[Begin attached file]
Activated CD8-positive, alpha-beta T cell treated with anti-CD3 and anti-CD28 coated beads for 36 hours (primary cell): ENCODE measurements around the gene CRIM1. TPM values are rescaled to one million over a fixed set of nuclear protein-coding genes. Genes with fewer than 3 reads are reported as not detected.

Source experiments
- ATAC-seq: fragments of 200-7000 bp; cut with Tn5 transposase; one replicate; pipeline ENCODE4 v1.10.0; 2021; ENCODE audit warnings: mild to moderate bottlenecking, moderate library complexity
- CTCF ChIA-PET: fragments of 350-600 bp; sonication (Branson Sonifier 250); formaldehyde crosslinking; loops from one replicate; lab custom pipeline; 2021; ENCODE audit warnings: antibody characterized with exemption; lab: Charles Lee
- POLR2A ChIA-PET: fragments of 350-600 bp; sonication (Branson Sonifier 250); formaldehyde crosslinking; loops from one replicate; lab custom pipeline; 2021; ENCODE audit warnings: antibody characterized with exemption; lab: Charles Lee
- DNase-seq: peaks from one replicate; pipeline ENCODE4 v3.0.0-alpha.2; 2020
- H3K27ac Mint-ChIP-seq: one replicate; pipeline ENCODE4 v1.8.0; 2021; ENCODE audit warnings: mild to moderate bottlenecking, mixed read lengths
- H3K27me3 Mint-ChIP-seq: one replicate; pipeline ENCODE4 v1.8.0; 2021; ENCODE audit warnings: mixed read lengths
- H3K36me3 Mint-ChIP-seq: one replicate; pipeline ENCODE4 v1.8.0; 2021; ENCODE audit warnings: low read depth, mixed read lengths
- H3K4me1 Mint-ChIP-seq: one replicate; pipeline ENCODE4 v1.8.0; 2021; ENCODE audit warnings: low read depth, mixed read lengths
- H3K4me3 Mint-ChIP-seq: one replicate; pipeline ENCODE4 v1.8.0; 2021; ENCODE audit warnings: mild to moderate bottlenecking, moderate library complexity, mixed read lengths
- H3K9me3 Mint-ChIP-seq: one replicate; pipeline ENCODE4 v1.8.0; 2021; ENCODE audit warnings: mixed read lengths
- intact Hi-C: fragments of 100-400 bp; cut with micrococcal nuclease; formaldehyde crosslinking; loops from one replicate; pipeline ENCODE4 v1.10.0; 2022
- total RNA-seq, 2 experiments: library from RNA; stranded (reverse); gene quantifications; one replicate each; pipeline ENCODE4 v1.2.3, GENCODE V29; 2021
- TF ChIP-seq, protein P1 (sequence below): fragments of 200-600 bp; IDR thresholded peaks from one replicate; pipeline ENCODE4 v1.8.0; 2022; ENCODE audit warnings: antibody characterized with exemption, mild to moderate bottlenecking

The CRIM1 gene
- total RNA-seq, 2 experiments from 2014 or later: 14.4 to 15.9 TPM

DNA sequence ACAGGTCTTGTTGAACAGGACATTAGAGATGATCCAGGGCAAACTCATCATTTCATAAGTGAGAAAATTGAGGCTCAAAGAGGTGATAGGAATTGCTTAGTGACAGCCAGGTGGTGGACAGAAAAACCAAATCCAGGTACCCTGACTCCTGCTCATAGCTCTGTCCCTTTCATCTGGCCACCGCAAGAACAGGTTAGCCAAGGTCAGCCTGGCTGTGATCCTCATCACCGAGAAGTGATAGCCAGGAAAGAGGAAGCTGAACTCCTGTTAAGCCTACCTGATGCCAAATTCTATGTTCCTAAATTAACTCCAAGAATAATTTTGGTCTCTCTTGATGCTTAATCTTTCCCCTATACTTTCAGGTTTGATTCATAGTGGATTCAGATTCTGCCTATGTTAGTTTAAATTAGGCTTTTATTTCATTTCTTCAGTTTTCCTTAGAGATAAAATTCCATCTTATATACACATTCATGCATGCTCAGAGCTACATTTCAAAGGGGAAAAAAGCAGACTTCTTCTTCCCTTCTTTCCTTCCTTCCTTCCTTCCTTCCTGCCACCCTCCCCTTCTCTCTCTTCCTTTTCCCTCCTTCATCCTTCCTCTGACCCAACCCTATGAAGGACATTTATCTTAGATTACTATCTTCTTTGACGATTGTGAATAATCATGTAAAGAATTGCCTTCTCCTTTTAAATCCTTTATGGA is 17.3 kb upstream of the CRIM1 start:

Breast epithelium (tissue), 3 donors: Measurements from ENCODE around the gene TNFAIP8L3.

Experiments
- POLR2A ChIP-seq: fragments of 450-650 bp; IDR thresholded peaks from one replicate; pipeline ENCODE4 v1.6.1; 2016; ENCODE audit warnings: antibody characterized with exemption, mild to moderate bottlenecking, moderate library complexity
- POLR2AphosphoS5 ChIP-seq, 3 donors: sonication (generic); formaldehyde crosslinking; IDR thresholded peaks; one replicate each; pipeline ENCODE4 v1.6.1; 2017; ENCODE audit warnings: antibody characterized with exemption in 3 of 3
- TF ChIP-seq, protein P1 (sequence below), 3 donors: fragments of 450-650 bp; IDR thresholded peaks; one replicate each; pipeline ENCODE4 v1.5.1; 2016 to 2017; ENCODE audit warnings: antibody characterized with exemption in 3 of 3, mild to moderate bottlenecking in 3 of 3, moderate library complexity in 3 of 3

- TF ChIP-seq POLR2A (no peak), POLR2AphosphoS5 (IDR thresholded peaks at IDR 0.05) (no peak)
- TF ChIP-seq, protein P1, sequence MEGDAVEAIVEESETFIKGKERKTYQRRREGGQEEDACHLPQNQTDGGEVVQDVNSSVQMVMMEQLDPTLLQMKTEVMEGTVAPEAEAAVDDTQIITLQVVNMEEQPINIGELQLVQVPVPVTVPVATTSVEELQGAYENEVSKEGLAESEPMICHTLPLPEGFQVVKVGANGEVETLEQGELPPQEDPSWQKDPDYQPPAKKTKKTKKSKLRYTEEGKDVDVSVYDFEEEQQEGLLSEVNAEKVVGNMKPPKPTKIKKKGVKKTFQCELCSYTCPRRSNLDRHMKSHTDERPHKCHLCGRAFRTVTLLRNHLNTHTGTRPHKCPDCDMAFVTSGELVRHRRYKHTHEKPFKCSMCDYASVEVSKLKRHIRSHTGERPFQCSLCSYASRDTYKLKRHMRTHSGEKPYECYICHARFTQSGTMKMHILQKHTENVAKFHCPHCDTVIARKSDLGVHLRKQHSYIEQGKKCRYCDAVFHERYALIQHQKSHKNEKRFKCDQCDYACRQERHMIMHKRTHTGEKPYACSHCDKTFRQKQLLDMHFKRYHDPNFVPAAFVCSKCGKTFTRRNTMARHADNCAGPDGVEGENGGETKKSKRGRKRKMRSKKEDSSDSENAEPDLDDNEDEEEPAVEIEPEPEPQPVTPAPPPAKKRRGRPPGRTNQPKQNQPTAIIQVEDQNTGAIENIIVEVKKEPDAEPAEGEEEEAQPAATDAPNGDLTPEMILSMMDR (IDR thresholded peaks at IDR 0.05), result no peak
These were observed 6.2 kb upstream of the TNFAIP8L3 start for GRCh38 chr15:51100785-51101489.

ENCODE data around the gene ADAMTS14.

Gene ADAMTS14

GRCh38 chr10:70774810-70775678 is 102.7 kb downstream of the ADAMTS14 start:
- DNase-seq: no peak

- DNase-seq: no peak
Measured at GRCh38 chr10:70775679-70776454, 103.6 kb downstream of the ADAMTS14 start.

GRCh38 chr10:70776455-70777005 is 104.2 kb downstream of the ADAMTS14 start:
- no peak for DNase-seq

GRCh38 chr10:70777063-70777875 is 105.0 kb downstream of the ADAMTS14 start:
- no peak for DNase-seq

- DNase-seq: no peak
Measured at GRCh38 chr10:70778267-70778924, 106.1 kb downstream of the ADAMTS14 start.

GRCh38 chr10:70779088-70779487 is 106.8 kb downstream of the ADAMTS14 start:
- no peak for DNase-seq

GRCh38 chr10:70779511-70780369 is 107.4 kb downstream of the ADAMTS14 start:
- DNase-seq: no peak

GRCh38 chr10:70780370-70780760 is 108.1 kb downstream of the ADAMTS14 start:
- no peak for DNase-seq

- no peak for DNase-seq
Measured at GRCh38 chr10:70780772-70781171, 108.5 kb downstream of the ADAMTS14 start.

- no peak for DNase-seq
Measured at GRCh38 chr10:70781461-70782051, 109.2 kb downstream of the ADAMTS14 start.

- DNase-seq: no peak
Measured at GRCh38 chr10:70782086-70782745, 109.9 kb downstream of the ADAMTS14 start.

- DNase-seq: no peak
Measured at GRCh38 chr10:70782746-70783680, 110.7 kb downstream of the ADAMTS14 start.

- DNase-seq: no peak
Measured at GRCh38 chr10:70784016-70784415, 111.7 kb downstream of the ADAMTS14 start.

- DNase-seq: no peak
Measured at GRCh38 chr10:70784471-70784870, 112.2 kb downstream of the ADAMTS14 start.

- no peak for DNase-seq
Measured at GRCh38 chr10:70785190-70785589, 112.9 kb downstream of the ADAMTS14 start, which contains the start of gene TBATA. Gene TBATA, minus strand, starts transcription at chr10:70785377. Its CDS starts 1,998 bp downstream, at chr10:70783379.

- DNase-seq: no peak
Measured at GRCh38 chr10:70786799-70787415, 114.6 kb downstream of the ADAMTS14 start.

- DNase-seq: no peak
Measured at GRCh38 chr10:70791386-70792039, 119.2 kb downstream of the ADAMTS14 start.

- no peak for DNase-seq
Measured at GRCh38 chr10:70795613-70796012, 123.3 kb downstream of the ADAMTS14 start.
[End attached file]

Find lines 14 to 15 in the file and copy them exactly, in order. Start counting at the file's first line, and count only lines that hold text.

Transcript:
- total RNA-seq, 2 experiments: library from RNA; stranded (reverse); gene quantifications; one replicate each; pipeline ENCODE4 v1.2.3, GENCODE V29; 2021
- TF ChIP-seq, protein P1 (sequence below): fragments of 200-600 bp; IDR thresholded peaks from one replicate; pipeline ENCODE4 v1.8.0; 2022; ENCODE audit warnings: antibody characterized with exemption, mild to moderate bottlenecking